# Jack’s Car Rental Problem

## Problem Description

Jack manages two locations for a nationwide car rental company. Each day, some number of customers arrive at each location to rent cars. If Jack has a car available, he rents it out and is credited $ 10 by the national company. If he is out of cars at that location, then the business is lost. Cars become available for renting the day after they are returned.

To help ensure that cars are available where they are needed, Jack can move them between the two locations overnight, at a cost of $ 2 per car moved. We assume that the number of cars requested and returned at each location are Poisson random variables, meaning that the probability that the number is n is $\frac{\lambda^{n}}{n !} e^{-\lambda}$ , where $\lambda$ is the expected number. Suppose $\lambda$ is 3 and 4 for rental requests at the first and second locations and 3 and 2 for returns.

To simplify the problem slightly, we assume that there can be no more than 20 cars at each location (any additional cars are returned to the nationwide company, and thus disappear from the problem) and a maximum of five cars can be moved from one location to the other in one night. We take the discount rate to be $\gamma=0.9$ and formulate this as a continuing finite MDP, where the time steps are days, the state is the number of cars at each location at the end of the day, and the actions are the numbers of cars moved between the two locations overnight.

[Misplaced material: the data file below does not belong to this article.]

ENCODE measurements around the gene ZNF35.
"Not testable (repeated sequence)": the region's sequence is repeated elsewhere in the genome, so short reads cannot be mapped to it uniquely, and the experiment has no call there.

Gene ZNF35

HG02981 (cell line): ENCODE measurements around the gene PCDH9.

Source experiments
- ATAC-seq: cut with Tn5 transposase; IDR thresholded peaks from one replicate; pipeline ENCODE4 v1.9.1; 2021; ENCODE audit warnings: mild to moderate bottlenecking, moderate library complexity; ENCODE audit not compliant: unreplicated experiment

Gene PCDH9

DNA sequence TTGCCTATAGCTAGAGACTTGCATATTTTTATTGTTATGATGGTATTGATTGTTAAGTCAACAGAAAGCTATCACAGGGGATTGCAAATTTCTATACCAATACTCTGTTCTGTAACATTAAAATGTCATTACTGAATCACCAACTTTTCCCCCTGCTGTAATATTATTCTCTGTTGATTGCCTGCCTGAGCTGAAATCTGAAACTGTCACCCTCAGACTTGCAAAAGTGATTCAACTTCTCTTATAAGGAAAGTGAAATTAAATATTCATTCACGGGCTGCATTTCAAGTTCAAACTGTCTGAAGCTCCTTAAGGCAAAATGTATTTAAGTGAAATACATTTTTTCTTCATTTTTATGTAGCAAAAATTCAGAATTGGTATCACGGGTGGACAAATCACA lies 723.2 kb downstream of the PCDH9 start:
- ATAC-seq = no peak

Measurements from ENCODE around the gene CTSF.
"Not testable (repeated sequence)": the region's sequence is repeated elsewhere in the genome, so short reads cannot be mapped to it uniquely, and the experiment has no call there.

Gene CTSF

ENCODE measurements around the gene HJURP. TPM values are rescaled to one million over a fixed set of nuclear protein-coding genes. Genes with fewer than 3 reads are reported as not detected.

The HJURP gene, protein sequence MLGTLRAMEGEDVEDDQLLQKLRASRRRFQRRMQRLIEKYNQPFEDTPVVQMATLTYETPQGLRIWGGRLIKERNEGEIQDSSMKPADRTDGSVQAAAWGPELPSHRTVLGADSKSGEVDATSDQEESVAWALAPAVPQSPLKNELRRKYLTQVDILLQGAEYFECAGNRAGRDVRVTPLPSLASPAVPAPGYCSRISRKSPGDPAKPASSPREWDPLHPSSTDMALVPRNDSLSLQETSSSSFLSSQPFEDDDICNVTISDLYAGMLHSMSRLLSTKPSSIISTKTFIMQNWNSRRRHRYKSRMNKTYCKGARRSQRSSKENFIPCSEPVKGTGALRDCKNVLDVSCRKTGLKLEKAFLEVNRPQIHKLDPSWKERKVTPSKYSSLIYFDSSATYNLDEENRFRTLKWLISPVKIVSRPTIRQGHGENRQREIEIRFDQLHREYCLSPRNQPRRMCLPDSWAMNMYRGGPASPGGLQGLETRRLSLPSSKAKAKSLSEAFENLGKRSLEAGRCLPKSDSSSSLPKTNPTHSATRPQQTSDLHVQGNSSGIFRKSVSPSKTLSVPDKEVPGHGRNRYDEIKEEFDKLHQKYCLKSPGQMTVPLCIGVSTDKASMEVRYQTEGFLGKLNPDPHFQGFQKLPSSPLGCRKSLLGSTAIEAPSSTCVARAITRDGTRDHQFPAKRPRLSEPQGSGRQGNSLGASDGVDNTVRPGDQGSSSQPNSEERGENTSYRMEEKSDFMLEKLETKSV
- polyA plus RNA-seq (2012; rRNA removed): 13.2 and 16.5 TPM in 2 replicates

Given the problem as above, use the policy iteration in the dynamic programming method to calculate the value function corresponding to each state.

## Getting Started

See notebook to learn about how to solve this problem. The total running time is about 13 seconds.

## Result

The above image shows policy and value function as heatmaps.